I was in charge of the design of a high-speed rotor that was subjected to an overspeed test in a spin pit before final assembly. The rotor was balanced before the test, after assembly with the test fixture, and after the test. I was approached by a couple of spin pit technicians who told me my rotor was the worst one of all to run. They said it was subject to being dropped in the spin pit, which ruins the rotor. They also said it was difficult to accelerate through a rotordynamics critical mode to reach the required test speed.
Not having had a lot of exposure to the world of rotordynamics, I investigated the literature and found that experts recommended avoiding any ratio of 0.8-1.2 between the axial and transverse moments of inertia for rotors in similar situations. I arranged torsional pendulum tests to measure the two parameters and found that the rotor/test fixture combination was at a ratio of 0.96. It could have been worse, but not by much. Since the rotor was the product, the test fixture had to be changed.
The fixture was pretty minimal in its mass, and it clamped to the rotor with a Belleville washer that my analysis showed was being operated in the plastic deformation range but treated as a reusable item. At high rotational speeds, rotors lose length due to the effect of Poisson's ratio, so a spin pit fixture must maintain a clamp to maintain the balance of the assembly.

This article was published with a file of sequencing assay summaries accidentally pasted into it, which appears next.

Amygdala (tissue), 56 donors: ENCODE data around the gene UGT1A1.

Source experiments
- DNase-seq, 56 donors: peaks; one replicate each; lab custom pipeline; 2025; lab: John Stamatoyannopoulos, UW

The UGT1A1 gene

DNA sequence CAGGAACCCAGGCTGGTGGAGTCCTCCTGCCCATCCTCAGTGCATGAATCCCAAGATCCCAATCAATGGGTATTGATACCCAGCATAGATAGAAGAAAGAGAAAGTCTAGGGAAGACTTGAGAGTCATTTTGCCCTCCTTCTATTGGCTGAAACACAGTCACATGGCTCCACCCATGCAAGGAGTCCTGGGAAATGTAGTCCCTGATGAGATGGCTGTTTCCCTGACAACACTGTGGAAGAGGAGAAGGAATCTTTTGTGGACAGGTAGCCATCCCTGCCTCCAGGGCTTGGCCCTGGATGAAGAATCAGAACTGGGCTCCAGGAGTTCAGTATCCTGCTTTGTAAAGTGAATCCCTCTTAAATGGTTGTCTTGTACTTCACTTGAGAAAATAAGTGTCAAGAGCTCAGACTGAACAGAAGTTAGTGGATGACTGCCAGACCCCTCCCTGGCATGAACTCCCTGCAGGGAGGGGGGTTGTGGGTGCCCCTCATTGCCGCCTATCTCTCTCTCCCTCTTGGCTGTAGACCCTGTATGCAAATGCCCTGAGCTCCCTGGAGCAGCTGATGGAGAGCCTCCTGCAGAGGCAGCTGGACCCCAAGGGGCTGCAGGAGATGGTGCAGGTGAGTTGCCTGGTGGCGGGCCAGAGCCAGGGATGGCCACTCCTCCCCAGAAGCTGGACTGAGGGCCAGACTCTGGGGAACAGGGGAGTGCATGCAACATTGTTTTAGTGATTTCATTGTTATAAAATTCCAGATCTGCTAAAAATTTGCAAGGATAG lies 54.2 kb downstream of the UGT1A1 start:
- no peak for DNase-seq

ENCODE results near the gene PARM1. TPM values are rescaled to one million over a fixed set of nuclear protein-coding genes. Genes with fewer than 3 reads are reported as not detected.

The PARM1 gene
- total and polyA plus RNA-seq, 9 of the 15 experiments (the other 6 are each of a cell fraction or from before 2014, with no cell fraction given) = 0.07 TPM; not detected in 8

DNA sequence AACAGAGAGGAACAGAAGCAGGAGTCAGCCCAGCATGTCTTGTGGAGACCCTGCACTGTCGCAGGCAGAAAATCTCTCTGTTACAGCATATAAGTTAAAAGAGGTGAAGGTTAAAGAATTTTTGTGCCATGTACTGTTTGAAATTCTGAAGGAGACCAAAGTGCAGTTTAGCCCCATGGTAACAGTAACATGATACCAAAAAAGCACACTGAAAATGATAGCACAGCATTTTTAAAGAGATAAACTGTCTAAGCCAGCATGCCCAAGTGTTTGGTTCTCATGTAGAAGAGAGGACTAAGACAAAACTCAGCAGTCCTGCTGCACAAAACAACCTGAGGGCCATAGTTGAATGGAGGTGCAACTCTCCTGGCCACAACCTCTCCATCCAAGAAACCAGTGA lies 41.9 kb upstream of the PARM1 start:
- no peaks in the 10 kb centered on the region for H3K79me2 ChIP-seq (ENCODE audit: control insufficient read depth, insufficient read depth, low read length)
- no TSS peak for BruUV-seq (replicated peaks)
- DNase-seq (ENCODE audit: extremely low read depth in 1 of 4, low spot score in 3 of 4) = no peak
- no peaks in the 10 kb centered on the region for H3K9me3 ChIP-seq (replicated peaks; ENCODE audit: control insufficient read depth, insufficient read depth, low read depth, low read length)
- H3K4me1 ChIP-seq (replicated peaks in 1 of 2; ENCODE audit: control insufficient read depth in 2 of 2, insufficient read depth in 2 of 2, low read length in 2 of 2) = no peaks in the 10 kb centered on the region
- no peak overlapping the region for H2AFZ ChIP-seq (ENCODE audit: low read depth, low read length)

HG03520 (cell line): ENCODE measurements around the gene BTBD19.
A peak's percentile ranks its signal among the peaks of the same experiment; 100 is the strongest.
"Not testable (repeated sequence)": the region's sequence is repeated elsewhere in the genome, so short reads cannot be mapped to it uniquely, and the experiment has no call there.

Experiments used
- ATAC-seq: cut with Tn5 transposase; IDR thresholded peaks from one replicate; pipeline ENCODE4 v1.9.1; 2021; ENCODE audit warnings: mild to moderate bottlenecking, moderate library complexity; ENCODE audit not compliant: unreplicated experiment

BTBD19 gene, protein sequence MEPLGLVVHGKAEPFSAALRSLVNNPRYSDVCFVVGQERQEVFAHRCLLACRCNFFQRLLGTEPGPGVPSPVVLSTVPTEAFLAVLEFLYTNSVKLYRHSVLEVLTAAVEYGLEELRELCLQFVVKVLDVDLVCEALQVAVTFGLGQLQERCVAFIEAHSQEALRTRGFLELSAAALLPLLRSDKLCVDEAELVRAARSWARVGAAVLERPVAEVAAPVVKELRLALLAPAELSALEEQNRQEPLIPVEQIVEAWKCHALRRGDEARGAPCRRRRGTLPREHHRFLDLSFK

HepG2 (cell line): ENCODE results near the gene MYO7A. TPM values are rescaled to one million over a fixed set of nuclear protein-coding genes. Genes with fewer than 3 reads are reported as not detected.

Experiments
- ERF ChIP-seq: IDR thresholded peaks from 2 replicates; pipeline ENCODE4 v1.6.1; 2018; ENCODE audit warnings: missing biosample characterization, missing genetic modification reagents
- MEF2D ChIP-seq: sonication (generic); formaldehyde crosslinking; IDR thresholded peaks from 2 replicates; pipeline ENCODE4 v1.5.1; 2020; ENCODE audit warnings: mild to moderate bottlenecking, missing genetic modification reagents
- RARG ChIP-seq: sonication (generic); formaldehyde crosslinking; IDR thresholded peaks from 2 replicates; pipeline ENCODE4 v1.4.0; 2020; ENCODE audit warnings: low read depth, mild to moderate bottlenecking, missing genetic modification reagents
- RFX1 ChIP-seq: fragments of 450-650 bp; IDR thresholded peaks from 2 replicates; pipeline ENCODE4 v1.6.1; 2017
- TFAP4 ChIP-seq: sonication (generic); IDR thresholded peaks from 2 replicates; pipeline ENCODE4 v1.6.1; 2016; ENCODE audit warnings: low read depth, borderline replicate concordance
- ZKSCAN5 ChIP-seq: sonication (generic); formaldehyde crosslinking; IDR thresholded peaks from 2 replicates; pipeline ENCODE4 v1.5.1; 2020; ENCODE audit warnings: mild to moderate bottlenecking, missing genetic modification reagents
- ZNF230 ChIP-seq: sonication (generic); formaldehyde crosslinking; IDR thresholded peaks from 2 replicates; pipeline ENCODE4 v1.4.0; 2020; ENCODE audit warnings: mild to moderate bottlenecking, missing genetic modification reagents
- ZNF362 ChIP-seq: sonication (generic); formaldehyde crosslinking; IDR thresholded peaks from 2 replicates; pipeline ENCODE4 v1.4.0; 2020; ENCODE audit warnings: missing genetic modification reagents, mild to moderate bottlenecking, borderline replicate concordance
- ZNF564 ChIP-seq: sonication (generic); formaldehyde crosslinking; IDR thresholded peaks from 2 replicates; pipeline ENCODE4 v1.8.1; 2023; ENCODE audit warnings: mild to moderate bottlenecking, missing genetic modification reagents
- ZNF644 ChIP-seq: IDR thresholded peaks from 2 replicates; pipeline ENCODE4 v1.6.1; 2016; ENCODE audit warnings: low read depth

The rotor/fixture combination was subject to tumbling from a rotordynamics point of view. Since the test fixture was looked at as a permanent fixture, the rotor was being unbalanced and then rebalanced to avoid damaging the test fixture, and the fixture's clamp on the rotor (and balance of the assembly) was being lost due to an unfortunate clamp design.
My recommendations were incorporated into a fixture design that:
- Lowered the spring rate of the fixture, so that its elastic deformation would be more than enough to accommodate the shrinkage of the rotor without a separate spring, with its implied need for a follower, and a clearance to make the motion of the follower possible
- Added mass to the ends of the test fixture to make the transverse moment of inertia more than 1.2 times the axial
- Added polar arrays of threaded holes to the fixture at each end, so that set screws in pairs in the same hole could be used to adjust the balance of the assembly without metal removal, unbalancing, and then rebalancing the rotor
Satisfaction comes from increasing the probability that your product makes it to final assembly, reducing the cost of your product, and having a group of technicians thank you for turning the most difficult part into the easiest part to run.
This entry was submitted by Oscar Carlson and edited by Rob Spiegel.
Oscar Carlson is a retired mechanical engineer.
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